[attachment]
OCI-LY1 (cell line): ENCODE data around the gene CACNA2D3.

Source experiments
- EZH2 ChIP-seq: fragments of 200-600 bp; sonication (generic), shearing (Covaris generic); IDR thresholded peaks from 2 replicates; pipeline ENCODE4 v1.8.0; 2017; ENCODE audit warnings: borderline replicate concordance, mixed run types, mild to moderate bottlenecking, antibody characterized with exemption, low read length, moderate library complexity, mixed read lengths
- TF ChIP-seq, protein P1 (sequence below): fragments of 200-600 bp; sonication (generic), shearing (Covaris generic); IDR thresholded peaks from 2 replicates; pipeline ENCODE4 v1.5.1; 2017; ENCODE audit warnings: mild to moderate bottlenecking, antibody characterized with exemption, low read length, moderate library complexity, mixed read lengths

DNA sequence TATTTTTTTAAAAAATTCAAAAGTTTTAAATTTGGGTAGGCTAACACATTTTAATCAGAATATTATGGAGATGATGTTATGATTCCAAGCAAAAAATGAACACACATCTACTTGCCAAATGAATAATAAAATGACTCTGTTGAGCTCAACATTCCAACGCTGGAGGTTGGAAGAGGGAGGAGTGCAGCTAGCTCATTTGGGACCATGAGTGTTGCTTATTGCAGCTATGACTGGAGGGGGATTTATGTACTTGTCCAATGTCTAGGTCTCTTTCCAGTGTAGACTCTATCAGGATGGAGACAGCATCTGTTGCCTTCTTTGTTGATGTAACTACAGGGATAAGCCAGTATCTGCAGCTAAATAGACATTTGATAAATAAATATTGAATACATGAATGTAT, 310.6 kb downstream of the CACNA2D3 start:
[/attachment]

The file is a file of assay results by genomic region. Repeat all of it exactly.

OCI-LY1 (cell line): ENCODE data around the gene CACNA2D3.

Source experiments
- EZH2 ChIP-seq: fragments of 200-600 bp; sonication (generic), shearing (Covaris generic); IDR thresholded peaks from 2 replicates; pipeline ENCODE4 v1.8.0; 2017; ENCODE audit warnings: borderline replicate concordance, mixed run types, mild to moderate bottlenecking, antibody characterized with exemption, low read length, moderate library complexity, mixed read lengths
- TF ChIP-seq, protein P1 (sequence below): fragments of 200-600 bp; sonication (generic), shearing (Covaris generic); IDR thresholded peaks from 2 replicates; pipeline ENCODE4 v1.5.1; 2017; ENCODE audit warnings: mild to moderate bottlenecking, antibody characterized with exemption, low read length, moderate library complexity, mixed read lengths

DNA sequence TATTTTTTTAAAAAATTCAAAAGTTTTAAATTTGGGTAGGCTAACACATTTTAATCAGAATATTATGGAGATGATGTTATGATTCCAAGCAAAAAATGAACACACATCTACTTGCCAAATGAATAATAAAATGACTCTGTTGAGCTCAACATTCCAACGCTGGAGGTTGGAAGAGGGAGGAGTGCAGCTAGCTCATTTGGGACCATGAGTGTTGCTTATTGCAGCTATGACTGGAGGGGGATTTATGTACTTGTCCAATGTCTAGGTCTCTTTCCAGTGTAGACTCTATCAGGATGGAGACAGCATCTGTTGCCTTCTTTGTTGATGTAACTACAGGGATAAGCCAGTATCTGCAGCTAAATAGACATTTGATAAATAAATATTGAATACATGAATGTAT, 310.6 kb downstream of the CACNA2D3 start: